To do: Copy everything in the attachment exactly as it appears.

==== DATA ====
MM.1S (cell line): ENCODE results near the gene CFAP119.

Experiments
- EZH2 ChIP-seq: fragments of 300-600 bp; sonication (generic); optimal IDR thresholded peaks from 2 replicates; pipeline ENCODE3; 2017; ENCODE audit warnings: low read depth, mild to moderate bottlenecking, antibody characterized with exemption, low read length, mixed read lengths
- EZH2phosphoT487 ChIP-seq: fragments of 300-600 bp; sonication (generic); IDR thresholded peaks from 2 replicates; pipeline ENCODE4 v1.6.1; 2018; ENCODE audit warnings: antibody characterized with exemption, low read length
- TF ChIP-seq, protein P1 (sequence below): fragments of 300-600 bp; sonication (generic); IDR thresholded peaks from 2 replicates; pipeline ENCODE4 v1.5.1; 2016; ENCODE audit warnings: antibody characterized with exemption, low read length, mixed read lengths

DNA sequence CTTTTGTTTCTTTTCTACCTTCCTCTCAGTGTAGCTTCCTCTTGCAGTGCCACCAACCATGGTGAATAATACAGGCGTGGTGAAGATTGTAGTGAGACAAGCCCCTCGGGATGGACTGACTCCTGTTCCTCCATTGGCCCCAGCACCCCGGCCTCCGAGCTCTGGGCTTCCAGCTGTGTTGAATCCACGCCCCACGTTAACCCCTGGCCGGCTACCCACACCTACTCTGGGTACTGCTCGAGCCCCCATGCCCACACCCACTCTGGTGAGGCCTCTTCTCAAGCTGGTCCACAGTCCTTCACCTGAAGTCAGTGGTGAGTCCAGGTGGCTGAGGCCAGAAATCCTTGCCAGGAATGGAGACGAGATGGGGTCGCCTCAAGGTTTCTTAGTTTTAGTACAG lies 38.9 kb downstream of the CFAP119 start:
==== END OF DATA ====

MM.1S (cell line): ENCODE results near the gene CFAP119.

Experiments
- EZH2 ChIP-seq: fragments of 300-600 bp; sonication (generic); optimal IDR thresholded peaks from 2 replicates; pipeline ENCODE3; 2017; ENCODE audit warnings: low read depth, mild to moderate bottlenecking, antibody characterized with exemption, low read length, mixed read lengths
- EZH2phosphoT487 ChIP-seq: fragments of 300-600 bp; sonication (generic); IDR thresholded peaks from 2 replicates; pipeline ENCODE4 v1.6.1; 2018; ENCODE audit warnings: antibody characterized with exemption, low read length
- TF ChIP-seq, protein P1 (sequence below): fragments of 300-600 bp; sonication (generic); IDR thresholded peaks from 2 replicates; pipeline ENCODE4 v1.5.1; 2016; ENCODE audit warnings: antibody characterized with exemption, low read length, mixed read lengths

DNA sequence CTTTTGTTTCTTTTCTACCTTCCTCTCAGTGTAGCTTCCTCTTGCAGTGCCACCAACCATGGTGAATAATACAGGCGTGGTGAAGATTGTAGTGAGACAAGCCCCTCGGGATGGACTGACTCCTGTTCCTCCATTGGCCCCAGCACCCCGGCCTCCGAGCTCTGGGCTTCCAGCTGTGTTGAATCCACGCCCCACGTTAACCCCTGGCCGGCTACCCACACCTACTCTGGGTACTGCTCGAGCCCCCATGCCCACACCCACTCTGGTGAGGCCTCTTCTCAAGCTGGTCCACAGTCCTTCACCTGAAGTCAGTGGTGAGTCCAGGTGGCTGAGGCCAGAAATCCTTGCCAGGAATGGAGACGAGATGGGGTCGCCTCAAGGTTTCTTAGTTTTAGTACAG lies 38.9 kb downstream of the CFAP119 start: